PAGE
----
I discovered Hallowe’en in the States. I also discovered that neither American kids nor their parents had any idea where the word came from. I therefore sounded off my considerable Readers’ Digest erudition by explaining the connection with the Catholic Holy Day of Obligation which is All Saints’, All Hallows’, Day, and the superstition which gave birth to the “Devils’ Day” which was the day and especially the “e’en” (“evening”, the eve) before November 1. Christmas has less and less to do with Christ, and Hallowe’en is no longer about devils but tricking and treating and getting dressed up as monsters and ghosts.
The dramatic story about the ghost of Hamlet’s father is, in the words of Horatio, “wondrous strange”, but for Hamlet himself, the only one to see his father’s ghost, “There are more things in heaven and earth, Horatio, than are dreamt of in your philosophy” (Act 1, scene 5). For him, his Dad’s ghost was real.
It is enough for some people to see the movie “Ghost”, starring Patrick Swayse, Demi Moore and Whoopi Goldberg, to believe that whatever about Hallowe’en and haunted houses and the scary stories we heard as kids, ghosts are also for real. For Christians, one certainly is. They call Him the Holy Ghost (understandably referred to, by preference, as the Holy Spirit).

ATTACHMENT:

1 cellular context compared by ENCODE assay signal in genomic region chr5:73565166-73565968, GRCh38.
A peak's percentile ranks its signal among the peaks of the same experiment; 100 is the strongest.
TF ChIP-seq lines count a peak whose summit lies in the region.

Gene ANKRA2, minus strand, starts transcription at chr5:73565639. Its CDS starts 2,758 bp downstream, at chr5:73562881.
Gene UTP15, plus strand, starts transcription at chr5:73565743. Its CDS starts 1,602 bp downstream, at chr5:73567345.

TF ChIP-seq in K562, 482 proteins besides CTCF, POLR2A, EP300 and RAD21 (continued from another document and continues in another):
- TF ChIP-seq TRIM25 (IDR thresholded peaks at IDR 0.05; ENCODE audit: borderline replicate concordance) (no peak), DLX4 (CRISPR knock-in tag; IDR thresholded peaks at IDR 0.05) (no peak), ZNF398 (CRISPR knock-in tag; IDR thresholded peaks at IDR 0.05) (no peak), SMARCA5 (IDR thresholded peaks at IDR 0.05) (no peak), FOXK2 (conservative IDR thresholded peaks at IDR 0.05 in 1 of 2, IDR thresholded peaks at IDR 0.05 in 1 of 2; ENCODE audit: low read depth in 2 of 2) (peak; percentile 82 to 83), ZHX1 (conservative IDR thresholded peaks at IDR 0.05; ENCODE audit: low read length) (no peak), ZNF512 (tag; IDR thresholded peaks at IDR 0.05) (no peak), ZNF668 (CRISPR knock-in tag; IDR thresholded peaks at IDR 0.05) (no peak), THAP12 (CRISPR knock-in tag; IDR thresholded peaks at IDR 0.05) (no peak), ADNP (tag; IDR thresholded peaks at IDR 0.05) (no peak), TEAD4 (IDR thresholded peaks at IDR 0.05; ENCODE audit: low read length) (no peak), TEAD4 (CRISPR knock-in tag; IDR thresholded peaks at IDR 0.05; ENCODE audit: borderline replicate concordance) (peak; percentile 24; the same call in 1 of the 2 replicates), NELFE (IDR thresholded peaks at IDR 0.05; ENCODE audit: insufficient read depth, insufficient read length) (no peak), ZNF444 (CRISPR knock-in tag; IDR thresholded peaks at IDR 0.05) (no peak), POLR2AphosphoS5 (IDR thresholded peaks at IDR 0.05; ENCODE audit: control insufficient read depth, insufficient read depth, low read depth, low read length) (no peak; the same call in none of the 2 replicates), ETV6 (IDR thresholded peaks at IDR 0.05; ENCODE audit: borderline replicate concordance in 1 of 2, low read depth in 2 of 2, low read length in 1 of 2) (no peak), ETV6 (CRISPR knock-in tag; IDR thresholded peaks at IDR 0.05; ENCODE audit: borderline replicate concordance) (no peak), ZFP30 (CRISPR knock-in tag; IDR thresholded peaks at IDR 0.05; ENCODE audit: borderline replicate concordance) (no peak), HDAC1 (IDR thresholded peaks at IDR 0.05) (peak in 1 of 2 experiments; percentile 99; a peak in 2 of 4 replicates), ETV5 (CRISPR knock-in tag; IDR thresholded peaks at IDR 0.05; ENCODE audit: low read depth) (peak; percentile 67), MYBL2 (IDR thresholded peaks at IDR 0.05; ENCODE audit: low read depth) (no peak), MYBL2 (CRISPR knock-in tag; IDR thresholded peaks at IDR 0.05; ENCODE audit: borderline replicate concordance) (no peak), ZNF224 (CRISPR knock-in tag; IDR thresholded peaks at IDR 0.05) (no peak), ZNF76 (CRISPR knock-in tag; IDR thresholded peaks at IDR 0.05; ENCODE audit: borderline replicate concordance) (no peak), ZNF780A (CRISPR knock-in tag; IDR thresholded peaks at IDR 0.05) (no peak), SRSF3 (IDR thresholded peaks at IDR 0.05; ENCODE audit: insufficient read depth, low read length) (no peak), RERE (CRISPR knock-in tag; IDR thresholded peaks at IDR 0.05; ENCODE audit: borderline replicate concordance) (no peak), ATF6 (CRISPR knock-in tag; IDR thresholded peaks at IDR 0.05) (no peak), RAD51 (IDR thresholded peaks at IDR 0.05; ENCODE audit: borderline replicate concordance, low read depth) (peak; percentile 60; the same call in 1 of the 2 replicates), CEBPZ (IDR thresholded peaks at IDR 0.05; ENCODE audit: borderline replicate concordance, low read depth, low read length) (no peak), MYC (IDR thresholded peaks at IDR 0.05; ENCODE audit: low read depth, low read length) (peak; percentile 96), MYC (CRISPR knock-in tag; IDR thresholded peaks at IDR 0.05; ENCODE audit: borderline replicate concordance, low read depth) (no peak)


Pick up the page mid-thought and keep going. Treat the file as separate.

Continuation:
Unfortunately the whole bit about ghosts and spirits is very real to people who believe in the after-life and the immortality of the soul. Most do not believe in spiritism nor in the possibility, through a gifted Whoopi Goldberg or other medium, of communicating with the dead or of seeing ghosts appear (Mary’s multiple apparitions are the accepted exception). But the Christian faith is built on the reality of the spirit world. Angels, common, Guardian or otherwise, may have, like devils, gone out of fashion and Catholic piety. But for non-atheists the faithful (and even the faithless) departed still exist, and will continue to exist forever, Up There or Down There or Somewhere in Between. Brains rapidly turn to mush, but the soul lives on. You and I will too, having sloughed off this mortal coil, and will live as real-live ghosts until our soul is reunited – somehow – with our body (formerly mushy brain included) to enjoy eternal life. Fiction, in spite of the contradictory cliché, is stranger than truth.